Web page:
The foreign ministry has said it is not desirable for the South Korean or Japanese government to intervene in civilian-level activities after the Japanese prime minister requested Germany to take down a statue in Berlin symbolizing victims of Japan's wartime sexual slavery.
A ministry official unveiled the stance on Wednesday, adding that the government understands that the statues are installed abroad voluntarily by local communities in a bid to remember and educate people about wartime sexual violence and violation of human rights.
The civic group Korea Verband, which organized the installation of the “Statue of Peace” in Berlin, said Japanese Prime Minister Fumio Kishida's request regarding the statue of a girl to German Chancellor Olaf Scholz was unprecedented.
It said the act of making such a request is a totalitarian move aimed at limiting civil societies’ activities and citizens’ freedom of expression and shows that Japan has no knowledge of Germany’s political culture, in which the federal government cannot meddle in local government administration.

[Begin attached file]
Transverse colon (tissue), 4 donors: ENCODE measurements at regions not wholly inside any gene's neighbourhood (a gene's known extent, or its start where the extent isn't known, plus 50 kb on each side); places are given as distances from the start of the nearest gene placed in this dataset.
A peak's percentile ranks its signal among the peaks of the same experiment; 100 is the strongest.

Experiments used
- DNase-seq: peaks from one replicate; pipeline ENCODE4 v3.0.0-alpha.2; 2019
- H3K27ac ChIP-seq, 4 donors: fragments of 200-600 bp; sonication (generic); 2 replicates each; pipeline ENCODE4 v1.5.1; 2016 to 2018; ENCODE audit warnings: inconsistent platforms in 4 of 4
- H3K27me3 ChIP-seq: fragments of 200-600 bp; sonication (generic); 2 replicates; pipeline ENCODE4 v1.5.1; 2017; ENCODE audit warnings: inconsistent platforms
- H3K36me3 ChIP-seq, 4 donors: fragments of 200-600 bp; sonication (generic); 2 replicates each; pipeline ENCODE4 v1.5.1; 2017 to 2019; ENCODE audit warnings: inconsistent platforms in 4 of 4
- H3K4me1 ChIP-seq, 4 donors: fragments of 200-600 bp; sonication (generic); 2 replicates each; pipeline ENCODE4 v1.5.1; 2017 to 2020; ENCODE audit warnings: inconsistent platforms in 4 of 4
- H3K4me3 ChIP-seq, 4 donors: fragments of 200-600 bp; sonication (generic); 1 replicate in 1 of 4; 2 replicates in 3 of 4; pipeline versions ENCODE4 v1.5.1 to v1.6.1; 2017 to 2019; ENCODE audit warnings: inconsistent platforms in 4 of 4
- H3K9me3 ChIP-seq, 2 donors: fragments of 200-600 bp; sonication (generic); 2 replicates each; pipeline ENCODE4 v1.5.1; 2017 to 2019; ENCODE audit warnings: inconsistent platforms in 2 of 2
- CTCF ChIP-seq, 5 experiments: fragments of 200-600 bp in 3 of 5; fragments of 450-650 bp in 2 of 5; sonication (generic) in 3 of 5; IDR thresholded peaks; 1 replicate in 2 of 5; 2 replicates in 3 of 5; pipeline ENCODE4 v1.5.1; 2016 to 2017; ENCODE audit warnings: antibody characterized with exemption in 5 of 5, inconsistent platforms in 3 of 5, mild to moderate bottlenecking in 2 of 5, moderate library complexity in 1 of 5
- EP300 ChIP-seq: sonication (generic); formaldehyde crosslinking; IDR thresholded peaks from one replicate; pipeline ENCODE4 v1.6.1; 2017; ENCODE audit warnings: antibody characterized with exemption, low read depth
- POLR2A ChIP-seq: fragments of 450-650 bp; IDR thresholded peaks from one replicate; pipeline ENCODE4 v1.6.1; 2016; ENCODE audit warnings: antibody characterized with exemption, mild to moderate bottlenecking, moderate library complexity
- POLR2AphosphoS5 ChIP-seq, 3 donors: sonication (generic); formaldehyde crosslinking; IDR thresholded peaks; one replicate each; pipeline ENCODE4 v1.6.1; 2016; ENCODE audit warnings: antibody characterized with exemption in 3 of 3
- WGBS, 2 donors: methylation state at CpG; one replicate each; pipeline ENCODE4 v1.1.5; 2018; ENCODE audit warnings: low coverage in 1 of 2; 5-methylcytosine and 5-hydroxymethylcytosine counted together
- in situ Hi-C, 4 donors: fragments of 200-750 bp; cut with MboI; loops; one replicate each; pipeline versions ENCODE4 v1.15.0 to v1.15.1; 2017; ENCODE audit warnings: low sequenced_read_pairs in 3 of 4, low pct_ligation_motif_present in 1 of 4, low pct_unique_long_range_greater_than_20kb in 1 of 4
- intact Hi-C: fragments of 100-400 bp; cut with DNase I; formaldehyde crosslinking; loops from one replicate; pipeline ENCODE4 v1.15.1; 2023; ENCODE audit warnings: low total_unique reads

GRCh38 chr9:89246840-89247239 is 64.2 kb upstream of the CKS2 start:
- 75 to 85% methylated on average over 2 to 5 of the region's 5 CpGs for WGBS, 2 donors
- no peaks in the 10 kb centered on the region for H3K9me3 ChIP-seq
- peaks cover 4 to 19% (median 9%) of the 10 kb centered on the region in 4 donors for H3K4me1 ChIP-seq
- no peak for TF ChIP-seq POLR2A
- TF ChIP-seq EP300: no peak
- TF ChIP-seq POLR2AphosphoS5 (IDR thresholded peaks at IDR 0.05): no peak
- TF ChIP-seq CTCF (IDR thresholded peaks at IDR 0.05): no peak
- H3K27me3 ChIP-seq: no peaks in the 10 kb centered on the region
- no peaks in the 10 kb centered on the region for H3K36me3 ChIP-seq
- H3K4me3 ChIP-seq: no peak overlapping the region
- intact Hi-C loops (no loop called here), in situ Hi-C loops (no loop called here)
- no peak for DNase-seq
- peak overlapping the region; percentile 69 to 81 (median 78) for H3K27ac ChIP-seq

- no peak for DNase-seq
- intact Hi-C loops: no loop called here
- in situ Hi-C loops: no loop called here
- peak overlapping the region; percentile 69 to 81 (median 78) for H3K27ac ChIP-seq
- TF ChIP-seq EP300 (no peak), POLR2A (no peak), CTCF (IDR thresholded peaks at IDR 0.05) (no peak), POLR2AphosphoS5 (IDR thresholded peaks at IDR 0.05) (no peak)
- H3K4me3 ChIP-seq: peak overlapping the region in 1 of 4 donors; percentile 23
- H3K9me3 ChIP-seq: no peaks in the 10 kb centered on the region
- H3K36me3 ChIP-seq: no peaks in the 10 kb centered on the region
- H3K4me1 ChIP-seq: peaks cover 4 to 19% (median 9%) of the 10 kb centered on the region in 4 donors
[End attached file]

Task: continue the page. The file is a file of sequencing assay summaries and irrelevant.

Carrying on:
The latest statement came hours after Japan's Sankei Shimbun newspaper said Kishida asked for cooperation on the issue during summit talks with the German leader during his visit to Japan late last month.
The statue was installed in September 2020 by Korea Verband with a one-year installation period.
Following protests by Japan, local authorities ordered its removal just two weeks after it was put in place, but the order was suspended after Korea Verband filed a lawsuit. Last year, the borough’s urban arts committee advised that the statue remain in place until September of this year.
The civic group wants to keep the statue permanently, while Tokyo's protests are expected to intensify.